Earth Over Time

January 31, 2007
Woodcut etching of tree

Antar Dyal


Daniel D. Richter Jr. Ph. D. '80, professor of soils and forest ecology at the Nicholas School of the Environment and Earth Sciences, has received a $425,000, five-year grant from the National Science Foundation (NSF) to create the world's first international network for the long-term study of global soil change.

The grant will support the creation of a new Global Soil Change Community (GSCC), with headquarters at the Nicholas School.

"Soil plays a key role in controlling the biogeochemistry of our atmosphere, oceans, and freshwaters," Richter says. "We know it's integrally connected to global climate change. And we know that the Earth's soil is changing rapidly, driven largely by human impacts."

Despite all this, remarkably little is understood about the rate of these changes and the processes driving them, Richter says. "Clearly, a new approach is needed; GSCC is one step in that direction."

GSCC will promote a broad approach to soil science that "makes use of interdisciplinary expertise to inform scientists, students, teachers, and policymakers alike about global soil change—not only what's occurring below ground, but what those changes mean for us above ground, too," Richter says.

One of GSCC's major challenges, he says, will be the networking of the world's long-term soil studies, in which scientists monitor and measure changes occurring in the Earth's soil. Such networks are already in place to study long-term changes in weather, wildlife populations, water and air quality, and other environmental systems.

With support from Duke's Center on Global Change, Richter and graduate students from Duke, North Carolina State University, and the University of North Carolina at Chapel Hill have already assembled a searchable online inventory of more than 160 research sites worldwide. They are evaluating the sites to determine which should be included in the new GSCC network.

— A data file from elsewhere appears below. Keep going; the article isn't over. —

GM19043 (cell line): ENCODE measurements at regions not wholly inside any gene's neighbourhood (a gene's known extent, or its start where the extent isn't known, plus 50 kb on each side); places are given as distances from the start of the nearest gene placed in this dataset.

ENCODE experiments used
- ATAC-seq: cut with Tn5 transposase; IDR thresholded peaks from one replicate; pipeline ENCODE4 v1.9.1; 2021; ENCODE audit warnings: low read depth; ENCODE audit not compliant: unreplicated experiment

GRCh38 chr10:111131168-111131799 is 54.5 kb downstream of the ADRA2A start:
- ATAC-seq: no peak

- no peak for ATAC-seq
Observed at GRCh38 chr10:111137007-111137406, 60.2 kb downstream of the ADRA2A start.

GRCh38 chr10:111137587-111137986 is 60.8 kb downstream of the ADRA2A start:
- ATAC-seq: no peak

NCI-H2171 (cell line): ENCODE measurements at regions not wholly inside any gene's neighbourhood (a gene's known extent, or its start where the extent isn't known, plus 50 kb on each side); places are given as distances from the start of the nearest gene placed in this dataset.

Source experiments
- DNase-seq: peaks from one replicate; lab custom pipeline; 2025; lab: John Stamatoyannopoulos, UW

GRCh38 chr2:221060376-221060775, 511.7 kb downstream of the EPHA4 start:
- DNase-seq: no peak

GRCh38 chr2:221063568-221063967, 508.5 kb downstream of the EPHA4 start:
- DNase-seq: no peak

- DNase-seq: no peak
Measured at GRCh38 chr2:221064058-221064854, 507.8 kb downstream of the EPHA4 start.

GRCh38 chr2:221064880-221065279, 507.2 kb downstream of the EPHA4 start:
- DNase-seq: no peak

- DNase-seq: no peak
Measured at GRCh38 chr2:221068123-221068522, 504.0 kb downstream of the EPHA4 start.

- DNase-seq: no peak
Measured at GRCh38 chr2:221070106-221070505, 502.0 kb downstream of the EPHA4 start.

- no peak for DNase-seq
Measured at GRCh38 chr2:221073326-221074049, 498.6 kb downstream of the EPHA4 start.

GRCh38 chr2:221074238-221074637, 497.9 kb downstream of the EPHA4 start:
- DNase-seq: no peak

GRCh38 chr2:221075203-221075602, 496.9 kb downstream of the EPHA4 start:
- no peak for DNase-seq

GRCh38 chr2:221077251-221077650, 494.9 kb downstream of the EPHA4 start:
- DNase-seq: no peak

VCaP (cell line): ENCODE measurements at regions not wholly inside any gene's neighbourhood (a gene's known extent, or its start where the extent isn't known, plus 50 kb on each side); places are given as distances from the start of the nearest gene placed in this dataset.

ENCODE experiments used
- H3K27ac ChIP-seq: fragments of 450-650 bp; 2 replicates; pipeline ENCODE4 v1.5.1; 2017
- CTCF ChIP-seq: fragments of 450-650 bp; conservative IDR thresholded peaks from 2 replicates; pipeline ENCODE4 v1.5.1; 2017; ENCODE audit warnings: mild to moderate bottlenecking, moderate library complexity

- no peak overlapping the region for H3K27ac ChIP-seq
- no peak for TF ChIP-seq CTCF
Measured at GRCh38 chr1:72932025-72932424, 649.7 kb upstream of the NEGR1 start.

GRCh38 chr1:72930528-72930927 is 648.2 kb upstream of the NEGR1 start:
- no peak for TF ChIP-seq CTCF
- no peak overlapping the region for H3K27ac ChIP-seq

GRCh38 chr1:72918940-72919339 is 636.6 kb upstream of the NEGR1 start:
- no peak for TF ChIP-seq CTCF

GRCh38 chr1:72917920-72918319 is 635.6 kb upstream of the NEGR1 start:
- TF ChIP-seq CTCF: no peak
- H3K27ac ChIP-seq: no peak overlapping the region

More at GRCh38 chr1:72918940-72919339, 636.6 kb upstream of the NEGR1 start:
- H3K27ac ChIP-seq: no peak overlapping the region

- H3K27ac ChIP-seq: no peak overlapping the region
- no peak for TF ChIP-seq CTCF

"Some of the world's best test sites, especially those in developing nations, are vulnerable to loss due to budgetary cuts, the retirement of senior researchers, deterioration of infrastructure, or instability of local governments," Richter says. "In South Africa, for example, there's a thirty-year study on agricultural soil productivity that was recently discontinued when a principal investigator retired. This study produced many peer-reviewed papers on soil's response to management, but now it's gone. We can't afford to let that happen to other sites."

To communicate the new research findings, GSCC will host annual workshops focusing on new or pressing environmental issues, such as carbon cycling or soil contaminants. Richter plans to involve students in the workshops and to sponsor undergraduate, graduate, and postdoctoral research and training programs. In addition, he is already working to establish a comprehensive online database and reference library on global soil change that will be of value to everyone from scientists to farmers to foresters.